New Standards Cut “Vampire” Energy Waste

Posted on by
Andrew deLaski

U.S. Energy Secretary Ernest Moniz announced new national energy efficiency standards for microwave ovens on Friday that will take a bite out of standby (or “vampire”) power. Just as important, completion of this long-delayed rule offers hope that the White House and the Department of Energy (DOE) are ready to put an end to the delays that have been plaguing new efficiency standards over the past couple of years.

First, let’s talk about microwaves.  With a few simple changes, energy wasted by microwaves can be reduced to almost zero. A typical mmicrowaveicrowave spends only about 70 hours heating up food over the course of a year. For the remaining 8,690 hours (99% of the time), the microwave consumes energy continuously to power the clock display and the electronic controls. But some microwaves waste more energy than others. The microwaves that waste the most energy in standby mode consume about 4 watts of standby power, which adds up to about 35 kilowatt-hours (kWh) over the course of a year. The new efficiency standards, which will take effect in 2016, will limit standby power consumption to just 1 watt for most microwaves.

Given that 95% of households have a microwave, the small savings from each microwave add up. On a national level, DOE estimates that the new standards for microwaves sold over 30 years will save consumers $3.4 billion and will reduce electricity consumption by about 69 billion kWh, or an amount equal to the annual electricity use of about 6 million U.S. homes.

One simple step to reduce microwave vampire power involves changing the cooking sensors that are found in some microwaves, and which tell the microwave when to shut off during a cooking cycle. Traditional cooking sensors consume about 1-2 watts of power continuously because they need to be kept warm. A newer type of steam sensor provides the same functionality as traditional cooking sensors, but consumes zero standby power. Other simple changes to reduce standby power include improving power supply and control board efficiency.

The microwave oven is just one of the products for which efficiency standards have reined in vampire energy waste. Since a 2007 energy law required DOE to include standby energy use in new efficiency standards, the department has addressed vampire energy use in six products including clothes washers, clothes dryers, dishwashers, room air conditioners, central air conditioners, and furnaces.

The same 2007 energy law established the first-ever national standard for external power supplies. Since then, you may have noticed that the power supplies that have come with your latest cell phone and other gadgets are less bulky and lighter. They also do not get as warm to the touch as older power supplies, which means they are wasting less energy.

Later this year, DOE should complete updated power supply standards that will save even more. DOE is also working on new standards for battery chargers---the devices that power everything from portable power tools to cordless phones to electric toothbrushes. Existing California state standards for battery chargers are already affecting the national market and we expect the national standards to be equal to or stronger than the California energy waste limits. Since battery chargers consume power even when the device is not charging a battery, these new standards will take another important step towards reducing vampire energy waste.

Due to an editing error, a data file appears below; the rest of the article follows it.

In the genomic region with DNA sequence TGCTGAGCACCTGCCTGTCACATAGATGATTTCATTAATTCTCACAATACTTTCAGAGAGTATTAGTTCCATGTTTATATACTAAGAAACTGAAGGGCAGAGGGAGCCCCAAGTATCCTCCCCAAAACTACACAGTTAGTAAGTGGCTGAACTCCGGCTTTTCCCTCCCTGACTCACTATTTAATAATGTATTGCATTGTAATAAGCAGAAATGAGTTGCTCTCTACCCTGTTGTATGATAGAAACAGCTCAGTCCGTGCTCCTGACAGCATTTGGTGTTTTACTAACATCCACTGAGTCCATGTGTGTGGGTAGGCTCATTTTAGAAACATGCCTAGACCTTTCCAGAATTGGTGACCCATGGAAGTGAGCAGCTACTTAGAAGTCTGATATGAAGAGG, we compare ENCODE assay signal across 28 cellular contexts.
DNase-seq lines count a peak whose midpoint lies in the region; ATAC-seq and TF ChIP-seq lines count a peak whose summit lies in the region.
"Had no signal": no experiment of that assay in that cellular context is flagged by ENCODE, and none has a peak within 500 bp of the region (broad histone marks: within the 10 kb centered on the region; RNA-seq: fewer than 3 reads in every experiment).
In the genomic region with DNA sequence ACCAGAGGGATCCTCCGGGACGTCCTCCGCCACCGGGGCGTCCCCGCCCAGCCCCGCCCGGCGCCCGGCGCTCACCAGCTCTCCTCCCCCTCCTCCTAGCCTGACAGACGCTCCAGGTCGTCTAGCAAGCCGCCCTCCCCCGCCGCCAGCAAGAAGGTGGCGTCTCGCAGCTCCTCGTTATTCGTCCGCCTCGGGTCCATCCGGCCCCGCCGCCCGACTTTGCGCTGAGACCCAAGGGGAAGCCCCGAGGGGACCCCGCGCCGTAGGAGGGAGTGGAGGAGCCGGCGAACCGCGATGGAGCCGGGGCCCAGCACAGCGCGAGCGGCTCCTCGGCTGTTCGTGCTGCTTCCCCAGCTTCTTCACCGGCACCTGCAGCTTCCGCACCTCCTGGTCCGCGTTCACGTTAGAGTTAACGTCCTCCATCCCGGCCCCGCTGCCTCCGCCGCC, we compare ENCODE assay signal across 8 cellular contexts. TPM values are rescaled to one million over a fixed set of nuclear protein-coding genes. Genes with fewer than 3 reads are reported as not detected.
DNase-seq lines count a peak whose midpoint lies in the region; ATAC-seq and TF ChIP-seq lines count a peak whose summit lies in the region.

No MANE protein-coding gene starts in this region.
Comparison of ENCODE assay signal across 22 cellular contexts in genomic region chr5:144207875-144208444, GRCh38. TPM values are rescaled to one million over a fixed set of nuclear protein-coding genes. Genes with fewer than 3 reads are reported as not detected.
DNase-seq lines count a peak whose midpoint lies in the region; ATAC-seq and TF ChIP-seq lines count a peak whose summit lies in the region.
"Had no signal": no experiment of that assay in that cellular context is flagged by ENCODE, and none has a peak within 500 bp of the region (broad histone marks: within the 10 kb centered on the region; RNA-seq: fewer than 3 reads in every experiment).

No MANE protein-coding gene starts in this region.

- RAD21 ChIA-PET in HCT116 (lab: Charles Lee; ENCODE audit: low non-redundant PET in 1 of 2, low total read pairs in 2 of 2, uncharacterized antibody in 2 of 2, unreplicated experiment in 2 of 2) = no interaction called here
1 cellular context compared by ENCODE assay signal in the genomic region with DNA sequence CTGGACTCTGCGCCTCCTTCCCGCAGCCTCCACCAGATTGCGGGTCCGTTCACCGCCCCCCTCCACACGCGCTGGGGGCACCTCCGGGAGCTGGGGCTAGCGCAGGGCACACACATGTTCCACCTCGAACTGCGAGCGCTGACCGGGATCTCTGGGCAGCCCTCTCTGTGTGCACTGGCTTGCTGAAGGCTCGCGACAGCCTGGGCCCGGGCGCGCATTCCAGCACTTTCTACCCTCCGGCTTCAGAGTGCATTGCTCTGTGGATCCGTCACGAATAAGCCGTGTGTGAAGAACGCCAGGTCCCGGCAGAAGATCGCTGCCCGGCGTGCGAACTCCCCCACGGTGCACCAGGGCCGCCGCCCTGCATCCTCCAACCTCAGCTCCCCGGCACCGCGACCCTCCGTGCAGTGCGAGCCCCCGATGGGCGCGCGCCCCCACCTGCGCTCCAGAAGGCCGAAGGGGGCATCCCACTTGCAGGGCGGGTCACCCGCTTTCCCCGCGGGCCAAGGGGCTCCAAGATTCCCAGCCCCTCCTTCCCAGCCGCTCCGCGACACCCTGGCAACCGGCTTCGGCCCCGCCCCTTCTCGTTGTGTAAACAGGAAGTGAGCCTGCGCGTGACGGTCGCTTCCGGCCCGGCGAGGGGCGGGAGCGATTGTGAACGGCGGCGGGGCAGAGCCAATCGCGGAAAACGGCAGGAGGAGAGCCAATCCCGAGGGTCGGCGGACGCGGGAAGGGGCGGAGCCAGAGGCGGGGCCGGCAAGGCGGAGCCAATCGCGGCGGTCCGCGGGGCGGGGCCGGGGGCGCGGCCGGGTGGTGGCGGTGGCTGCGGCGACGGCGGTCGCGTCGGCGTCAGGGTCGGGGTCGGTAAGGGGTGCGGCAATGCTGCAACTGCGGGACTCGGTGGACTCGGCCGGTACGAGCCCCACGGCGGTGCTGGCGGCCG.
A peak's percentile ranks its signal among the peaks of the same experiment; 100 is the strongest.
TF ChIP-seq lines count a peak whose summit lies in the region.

Which brings us to the other good news in this announcement: The White House and DOE recognize how important improving efficiency is for meeting the president’s energy goals. Deputy Assistant to the President for Energy and Climate Change Heather Zichal blogged from the White House on Friday about how making appliances more efficient will “help Americans keep more money in their pockets …curb pollution and spark innovation …” In announcing the microwave standards, Secretary Moniz declared, “Appliance efficiency standards represent a huge opportunity to help families save money by saving energy, while still delivering high quality appliances for consumers.”

Zichal and Moniz have much more to do. As we described in January, the new microwave standard is one of eight for which DOE missed completion deadlines over the past two years. Before DOE set the microwave standard, the agency finished new transformer standards in April. Another four covering commercial refrigeration and lighting products still await approval from the Office of Management and Budget. The new standards for external power supplies and battery chargers remain under development at DOE along with new industrial motor standards. However, with a strong new microwave oven standard now complete, it looks like this administration is starting to get back on top of its game for improving energy efficiency.

Joanna Mauer contributed to this blog post